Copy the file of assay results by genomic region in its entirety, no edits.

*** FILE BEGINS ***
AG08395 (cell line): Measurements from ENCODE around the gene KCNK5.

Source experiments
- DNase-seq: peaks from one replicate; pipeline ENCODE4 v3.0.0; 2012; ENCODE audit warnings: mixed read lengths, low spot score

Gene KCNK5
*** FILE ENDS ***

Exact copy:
AG08395 (cell line): Measurements from ENCODE around the gene KCNK5.

Source experiments
- DNase-seq: peaks from one replicate; pipeline ENCODE4 v3.0.0; 2012; ENCODE audit warnings: mixed read lengths, low spot score

Gene KCNK5